Earlier today I offered some initial thoughts on Microsoft’s (MSFT) $26.2 billion cash bid for LinedkIn (LNKD), ($MSFT gets $LNKD). In a nutshell, my view is this deal is just another attempt, in a long line of failed attempts over the last 10 years of MSFT to divert attention from their reliance on PCs towards faster growing business away from their core competency. For the most part they do not have a great track record in doing so:
former MSFT CEO Steve Ballmer made three large acquisitions in 7 years prior to Nadella taking the CEO helm, equaling nearly $23 billion, also attempting to diversify away from its core PC reliance.MSFT spent $6.2b for aQuantative in a an attempt to help Bing compete with Google when no one esle thought that possible. They ended up writing it all off: http://www.bloomberg.com/news/articles/2012-07-02/microsoft-will-write-down-6-2-billion-related-to-aquantive-deal
.MSFT Bought Skype in 2011 for $8.5 billion in the pc to pc communications space when internet services were still a thing. It’s probably worth much less now:https://www.theguardian.com/technology/2013/aug/30/skype-microsoft-acquisition-analysis.And finally MSFT thought their mobile OS could resurrect a long dead mobile device company and bought Nokia devices in 2014, wrote off $7.6 billion.Two of these three acquisitions have been written down to nearly nothing, and I suspect Skype is worth much less than the $8.5 billion purchase price. Ballmer’s MSFT sucked at acquisitions.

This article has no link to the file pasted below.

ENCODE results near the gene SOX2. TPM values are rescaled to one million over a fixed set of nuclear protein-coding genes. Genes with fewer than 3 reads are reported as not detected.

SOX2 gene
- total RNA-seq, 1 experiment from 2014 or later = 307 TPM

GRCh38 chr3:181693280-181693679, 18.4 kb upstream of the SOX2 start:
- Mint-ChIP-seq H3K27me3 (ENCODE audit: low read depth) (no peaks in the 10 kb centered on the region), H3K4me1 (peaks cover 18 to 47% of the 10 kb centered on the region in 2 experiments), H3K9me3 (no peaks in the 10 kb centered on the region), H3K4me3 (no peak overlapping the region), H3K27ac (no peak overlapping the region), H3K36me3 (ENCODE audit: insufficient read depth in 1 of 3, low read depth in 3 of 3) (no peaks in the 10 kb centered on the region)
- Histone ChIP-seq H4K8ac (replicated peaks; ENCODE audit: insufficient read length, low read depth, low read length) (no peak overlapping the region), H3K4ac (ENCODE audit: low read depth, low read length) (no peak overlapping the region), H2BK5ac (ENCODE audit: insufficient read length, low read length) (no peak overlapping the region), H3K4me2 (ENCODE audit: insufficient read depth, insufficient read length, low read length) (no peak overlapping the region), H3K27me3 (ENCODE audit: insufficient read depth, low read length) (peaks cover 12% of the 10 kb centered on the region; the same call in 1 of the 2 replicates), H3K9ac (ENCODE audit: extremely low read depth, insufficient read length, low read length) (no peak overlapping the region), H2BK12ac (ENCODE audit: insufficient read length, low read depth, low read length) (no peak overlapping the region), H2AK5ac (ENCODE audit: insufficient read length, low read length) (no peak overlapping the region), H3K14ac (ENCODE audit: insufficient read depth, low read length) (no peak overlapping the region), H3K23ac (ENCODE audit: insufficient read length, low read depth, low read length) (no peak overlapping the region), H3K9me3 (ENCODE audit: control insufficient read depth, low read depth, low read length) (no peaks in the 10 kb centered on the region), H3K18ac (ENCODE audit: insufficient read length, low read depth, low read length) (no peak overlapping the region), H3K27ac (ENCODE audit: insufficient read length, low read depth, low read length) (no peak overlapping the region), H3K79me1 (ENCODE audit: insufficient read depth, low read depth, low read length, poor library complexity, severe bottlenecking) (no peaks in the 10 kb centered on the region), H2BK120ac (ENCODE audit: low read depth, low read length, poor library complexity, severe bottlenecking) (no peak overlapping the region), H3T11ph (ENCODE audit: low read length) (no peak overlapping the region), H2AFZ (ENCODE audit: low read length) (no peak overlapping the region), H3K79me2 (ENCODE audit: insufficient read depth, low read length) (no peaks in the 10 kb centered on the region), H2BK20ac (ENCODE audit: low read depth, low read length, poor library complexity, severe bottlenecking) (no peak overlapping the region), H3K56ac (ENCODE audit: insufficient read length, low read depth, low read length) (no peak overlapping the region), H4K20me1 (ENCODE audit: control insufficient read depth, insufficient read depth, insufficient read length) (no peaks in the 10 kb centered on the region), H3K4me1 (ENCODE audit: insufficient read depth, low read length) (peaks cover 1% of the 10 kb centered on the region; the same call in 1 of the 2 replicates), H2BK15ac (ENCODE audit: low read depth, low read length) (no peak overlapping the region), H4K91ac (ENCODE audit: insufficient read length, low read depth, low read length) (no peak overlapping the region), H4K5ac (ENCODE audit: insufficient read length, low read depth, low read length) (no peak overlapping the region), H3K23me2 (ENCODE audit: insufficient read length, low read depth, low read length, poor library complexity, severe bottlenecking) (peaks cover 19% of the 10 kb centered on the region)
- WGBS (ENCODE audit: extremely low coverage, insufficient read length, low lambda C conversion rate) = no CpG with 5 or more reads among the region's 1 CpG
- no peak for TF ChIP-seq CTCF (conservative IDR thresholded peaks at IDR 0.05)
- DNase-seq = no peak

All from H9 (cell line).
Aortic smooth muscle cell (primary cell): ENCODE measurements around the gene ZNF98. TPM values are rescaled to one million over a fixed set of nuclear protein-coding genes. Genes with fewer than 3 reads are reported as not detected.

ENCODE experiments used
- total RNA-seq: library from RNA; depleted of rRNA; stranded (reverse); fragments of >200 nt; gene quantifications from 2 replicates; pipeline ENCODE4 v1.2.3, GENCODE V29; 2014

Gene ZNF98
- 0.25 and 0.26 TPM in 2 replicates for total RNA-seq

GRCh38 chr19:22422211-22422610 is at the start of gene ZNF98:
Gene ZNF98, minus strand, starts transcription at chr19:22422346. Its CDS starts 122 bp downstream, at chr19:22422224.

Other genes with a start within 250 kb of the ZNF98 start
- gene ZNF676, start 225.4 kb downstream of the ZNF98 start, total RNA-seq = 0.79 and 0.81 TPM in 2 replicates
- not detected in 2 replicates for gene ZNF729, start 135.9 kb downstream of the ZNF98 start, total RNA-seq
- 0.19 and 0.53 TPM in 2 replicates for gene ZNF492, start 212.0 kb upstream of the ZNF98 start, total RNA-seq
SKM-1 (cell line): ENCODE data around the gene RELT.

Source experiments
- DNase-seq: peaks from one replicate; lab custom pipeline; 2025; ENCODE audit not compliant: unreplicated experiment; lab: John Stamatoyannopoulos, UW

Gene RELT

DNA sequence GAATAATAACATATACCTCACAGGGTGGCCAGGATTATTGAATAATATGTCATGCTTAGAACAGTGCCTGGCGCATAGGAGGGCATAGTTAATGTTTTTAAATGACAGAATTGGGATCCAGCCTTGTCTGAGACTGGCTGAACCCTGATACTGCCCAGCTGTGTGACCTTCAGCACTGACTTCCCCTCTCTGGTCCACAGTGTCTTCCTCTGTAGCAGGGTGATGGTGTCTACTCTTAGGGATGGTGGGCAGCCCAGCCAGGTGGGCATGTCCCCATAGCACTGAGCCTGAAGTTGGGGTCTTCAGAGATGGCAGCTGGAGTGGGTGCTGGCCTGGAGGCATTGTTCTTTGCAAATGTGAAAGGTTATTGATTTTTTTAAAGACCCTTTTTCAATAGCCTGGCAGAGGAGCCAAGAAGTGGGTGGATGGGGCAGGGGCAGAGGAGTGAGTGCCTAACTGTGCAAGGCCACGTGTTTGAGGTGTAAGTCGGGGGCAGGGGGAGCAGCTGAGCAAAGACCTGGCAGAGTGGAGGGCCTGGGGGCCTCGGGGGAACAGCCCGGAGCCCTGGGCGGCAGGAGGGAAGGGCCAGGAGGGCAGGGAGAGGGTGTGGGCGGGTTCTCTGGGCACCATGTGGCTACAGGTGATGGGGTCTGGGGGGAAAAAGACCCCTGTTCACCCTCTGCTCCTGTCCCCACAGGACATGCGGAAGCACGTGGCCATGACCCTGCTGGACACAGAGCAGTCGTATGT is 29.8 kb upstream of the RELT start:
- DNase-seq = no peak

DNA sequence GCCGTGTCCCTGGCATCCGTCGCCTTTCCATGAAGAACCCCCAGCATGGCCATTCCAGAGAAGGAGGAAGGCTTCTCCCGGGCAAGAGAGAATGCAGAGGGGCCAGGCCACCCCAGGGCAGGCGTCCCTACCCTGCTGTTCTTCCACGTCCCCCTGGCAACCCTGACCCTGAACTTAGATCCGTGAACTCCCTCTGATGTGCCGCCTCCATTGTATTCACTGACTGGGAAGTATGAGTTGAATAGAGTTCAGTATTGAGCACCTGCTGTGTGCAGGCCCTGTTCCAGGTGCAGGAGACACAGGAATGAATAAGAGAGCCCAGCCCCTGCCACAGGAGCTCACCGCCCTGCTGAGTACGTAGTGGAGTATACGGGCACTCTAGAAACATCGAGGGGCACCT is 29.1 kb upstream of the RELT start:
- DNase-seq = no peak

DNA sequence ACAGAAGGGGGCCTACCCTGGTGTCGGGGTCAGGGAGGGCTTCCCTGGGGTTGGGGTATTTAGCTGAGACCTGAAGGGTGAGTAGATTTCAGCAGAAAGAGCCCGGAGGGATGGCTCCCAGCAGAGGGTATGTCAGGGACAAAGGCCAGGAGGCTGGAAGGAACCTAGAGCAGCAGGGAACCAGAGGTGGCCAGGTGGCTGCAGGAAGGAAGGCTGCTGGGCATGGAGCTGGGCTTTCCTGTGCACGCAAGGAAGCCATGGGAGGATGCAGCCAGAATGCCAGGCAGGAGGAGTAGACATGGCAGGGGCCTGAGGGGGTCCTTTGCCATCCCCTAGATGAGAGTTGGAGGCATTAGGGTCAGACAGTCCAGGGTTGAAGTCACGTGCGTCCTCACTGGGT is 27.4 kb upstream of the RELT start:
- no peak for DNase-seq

Over the next few days/weeks, there will be no shortage of peeps like my self making claims what MSFT should have, or at least could have bought with the $26 billion in cash.
Should we take a look? Ok, here we go…
Social Media, not Business Social—-> Could have paid $30 billion for SnapChat, recently valued at $20 billion in private market and if bargain shopping maybe $13 billion for Twitter, currently has a $8.4 billion enterprise value. Neither is an exact fit, but Twitter helps with Bing conceivably and Snapchat helps with the kidz.
Content Delivery / Connected Home—-> Netflix (NFLX), currently $40 billion market cap and $8.7 billion in expected 2016 sales, or nearly 10% of their existing expected sales. If MSFT wanted to leverage the positioning of Xbox in the living room, and moving deeper into the connected home, this could be one way to do it. Except Reed Hastings is not likely to see to anyone unless the purchase price came at a new all time high, which would be about 30% higher, or somewhere north of $50 billion. That was not happening, the last deal MSFT made in this area was Mojang, the maker of Minecraft back in 2014 for $2.5 billion.
Yeah they could also buy Pandora (P) and Spotify probably for a combined $15 billion in an effort to compete with Apple and Amazon. But as a play in the connected house using Xbox as their trojan horse, Netflix is the biggie.